Linguistics: An Introduction

By William B. McGregor



12.1 — Grassmann’s Law

Another famous sound change that happened in the history of Indo-European is called Grassmann’s Law.

Grassmann’s law describes a regular process of dissimilation that happened in Greek and Sanskrit.

If a Proto-Indo-European word had two aspirated stops the first dissimilated to an unaspirated stop (with the same point of articulation).

Greek trikhós ‘hair’ (genitive singular) derives from an earlier *thrikh-ós.

Grassmann’s Law applied to *thrikh-ós, resulting in dissimilation of the first aspirated stop to an unaspirated stop.

However, the nominative singular form of the Greek word for ‘hair’ is thríks; the kh of the root lost its aspiration due to the following segment s. (This deaspiration before s was also a regular change in the history of Greek.) Grassmann’s Law therefore did not apply, and the initial apical stop retained its aspiration.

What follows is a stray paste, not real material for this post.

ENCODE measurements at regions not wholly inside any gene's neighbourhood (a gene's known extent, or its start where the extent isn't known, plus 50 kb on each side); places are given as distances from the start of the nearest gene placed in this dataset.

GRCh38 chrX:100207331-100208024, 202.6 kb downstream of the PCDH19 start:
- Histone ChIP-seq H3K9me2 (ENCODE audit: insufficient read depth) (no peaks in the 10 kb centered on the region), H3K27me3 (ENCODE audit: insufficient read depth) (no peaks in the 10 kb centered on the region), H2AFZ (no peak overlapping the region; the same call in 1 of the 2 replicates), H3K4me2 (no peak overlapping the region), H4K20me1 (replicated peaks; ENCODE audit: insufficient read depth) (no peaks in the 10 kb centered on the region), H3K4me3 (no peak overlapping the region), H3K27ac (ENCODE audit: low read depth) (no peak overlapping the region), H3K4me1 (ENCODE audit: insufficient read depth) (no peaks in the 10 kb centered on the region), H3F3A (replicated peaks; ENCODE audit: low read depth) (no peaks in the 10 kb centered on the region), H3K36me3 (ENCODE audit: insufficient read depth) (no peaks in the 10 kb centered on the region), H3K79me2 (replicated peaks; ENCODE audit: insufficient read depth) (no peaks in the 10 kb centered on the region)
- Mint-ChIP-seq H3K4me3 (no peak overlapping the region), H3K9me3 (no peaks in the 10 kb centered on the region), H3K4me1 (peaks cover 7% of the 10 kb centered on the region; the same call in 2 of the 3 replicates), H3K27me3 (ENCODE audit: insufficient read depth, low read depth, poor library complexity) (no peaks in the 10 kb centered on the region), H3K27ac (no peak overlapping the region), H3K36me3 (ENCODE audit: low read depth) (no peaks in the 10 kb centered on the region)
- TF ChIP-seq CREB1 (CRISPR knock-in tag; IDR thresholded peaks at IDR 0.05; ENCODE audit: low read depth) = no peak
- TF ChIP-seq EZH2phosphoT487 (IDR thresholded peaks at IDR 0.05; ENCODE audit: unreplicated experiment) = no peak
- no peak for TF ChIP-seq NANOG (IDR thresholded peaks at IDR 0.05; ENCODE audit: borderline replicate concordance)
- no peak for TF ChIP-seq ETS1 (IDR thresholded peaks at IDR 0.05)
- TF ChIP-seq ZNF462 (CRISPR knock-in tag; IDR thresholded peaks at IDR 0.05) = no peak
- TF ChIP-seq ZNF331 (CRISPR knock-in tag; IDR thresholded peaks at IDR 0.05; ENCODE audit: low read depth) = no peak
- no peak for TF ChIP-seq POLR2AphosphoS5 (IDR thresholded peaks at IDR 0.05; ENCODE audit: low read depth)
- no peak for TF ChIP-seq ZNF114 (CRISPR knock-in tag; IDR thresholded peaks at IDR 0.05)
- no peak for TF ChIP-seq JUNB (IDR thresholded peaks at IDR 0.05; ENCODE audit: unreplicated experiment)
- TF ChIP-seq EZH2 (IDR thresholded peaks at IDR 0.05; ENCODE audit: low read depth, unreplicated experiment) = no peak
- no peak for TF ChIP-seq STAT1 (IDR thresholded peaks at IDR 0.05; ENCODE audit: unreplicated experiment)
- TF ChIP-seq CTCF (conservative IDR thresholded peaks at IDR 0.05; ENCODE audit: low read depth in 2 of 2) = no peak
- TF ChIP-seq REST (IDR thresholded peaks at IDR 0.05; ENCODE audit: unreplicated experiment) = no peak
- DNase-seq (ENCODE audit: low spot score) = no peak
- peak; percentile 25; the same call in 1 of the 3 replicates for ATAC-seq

Given the following two pre-Greek forms *threph-s-ō ‘I will rear ’ and *threph-ō ‘I rear ’, what are the expected Greek forms?


Deaspiration applies to *threph-s-ō ‘I will rear’, resulting in threp-s-ō. Grassmann’s law does not apply to this form, so we expect the modern form to be threpsō.

Deaspiration does not apply to *threph-ō ‘I rear’. This form has two apsirated stops, so Grassmann’s law applies, resulting in the deaspiration of the first. Thus the modern form will be trephō.

Updated: Feb. 11, 2009